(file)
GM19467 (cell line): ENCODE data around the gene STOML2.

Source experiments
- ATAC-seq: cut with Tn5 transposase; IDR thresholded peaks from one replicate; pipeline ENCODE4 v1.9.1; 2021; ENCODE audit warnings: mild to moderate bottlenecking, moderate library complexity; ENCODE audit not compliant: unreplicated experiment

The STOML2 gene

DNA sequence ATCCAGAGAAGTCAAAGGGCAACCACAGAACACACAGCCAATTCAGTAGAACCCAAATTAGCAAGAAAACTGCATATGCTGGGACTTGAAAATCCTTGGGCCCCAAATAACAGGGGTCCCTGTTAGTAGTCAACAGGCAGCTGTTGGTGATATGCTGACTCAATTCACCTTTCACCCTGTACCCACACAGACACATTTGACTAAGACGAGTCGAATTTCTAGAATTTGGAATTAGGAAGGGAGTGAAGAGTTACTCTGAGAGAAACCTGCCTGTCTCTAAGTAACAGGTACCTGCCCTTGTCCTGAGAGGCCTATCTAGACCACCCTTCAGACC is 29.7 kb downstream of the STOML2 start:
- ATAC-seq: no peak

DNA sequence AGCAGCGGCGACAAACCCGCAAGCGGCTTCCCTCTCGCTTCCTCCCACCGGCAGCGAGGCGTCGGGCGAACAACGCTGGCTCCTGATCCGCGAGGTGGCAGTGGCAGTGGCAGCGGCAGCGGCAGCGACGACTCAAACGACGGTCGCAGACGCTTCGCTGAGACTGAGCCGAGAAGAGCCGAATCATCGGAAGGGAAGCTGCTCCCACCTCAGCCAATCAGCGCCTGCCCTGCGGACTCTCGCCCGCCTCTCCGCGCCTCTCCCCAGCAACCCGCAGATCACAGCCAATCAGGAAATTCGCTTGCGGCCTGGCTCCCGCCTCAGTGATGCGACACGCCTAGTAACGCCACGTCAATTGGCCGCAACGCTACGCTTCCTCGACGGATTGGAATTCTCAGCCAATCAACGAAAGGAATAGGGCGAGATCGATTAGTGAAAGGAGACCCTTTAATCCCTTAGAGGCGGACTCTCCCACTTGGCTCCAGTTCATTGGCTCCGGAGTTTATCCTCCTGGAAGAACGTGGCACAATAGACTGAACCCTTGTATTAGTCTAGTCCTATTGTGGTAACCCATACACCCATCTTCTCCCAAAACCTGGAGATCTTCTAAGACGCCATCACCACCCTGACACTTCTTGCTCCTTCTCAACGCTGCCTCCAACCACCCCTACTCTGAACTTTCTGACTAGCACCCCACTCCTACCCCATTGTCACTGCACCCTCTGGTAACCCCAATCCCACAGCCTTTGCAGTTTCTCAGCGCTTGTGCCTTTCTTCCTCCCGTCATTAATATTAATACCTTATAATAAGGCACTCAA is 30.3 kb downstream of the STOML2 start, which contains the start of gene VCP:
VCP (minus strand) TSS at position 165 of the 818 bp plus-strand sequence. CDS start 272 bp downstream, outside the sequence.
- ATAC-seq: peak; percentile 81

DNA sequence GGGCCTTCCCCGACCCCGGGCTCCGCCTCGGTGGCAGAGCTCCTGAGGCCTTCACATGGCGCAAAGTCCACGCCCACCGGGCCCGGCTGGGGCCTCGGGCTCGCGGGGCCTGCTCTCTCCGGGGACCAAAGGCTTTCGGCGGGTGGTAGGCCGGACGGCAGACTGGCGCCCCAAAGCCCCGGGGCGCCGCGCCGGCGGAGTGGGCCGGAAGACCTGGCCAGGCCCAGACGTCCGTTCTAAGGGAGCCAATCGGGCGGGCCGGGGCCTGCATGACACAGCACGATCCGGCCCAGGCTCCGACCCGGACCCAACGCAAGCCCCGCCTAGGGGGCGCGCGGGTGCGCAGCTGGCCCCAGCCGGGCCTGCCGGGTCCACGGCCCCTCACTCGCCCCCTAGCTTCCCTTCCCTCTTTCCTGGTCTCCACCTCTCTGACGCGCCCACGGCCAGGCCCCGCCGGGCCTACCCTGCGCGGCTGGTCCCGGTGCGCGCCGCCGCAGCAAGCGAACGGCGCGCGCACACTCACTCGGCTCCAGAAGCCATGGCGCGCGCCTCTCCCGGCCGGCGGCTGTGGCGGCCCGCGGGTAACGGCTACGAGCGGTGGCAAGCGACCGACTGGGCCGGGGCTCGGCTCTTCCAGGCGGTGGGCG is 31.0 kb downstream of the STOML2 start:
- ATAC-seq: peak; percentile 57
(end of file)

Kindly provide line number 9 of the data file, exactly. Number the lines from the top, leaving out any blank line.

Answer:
- ATAC-seq: peak; percentile 81